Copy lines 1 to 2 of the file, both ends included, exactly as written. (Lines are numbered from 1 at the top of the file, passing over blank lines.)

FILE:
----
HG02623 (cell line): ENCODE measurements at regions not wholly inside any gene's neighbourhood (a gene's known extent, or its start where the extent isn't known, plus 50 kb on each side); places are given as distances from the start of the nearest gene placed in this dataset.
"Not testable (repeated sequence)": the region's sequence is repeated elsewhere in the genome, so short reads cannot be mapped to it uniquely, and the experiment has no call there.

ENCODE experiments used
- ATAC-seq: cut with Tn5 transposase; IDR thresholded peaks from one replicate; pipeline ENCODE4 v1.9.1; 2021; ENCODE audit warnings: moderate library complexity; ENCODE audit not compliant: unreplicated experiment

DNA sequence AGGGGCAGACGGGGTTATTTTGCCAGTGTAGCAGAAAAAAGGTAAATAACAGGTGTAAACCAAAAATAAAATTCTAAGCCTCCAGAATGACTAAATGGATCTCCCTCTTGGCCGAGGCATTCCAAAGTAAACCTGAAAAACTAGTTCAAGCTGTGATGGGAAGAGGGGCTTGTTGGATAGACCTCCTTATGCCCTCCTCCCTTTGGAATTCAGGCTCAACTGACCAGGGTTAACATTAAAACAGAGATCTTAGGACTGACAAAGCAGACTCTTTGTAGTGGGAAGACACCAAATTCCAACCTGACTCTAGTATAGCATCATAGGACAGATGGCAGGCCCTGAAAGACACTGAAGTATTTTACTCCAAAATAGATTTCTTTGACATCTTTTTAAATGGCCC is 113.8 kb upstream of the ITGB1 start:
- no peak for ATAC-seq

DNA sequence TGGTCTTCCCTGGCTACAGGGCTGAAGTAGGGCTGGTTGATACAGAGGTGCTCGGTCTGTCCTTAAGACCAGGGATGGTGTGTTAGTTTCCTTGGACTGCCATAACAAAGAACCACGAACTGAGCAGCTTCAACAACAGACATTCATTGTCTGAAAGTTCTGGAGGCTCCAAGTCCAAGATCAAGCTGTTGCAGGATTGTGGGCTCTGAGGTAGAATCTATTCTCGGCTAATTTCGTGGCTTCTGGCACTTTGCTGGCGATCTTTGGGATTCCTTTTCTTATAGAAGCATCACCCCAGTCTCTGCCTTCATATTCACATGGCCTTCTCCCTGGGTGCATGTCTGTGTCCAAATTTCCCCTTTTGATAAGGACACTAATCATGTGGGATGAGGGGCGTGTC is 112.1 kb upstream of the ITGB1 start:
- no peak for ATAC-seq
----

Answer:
HG02623 (cell line): ENCODE measurements at regions not wholly inside any gene's neighbourhood (a gene's known extent, or its start where the extent isn't known, plus 50 kb on each side); places are given as distances from the start of the nearest gene placed in this dataset.
"Not testable (repeated sequence)": the region's sequence is repeated elsewhere in the genome, so short reads cannot be mapped to it uniquely, and the experiment has no call there.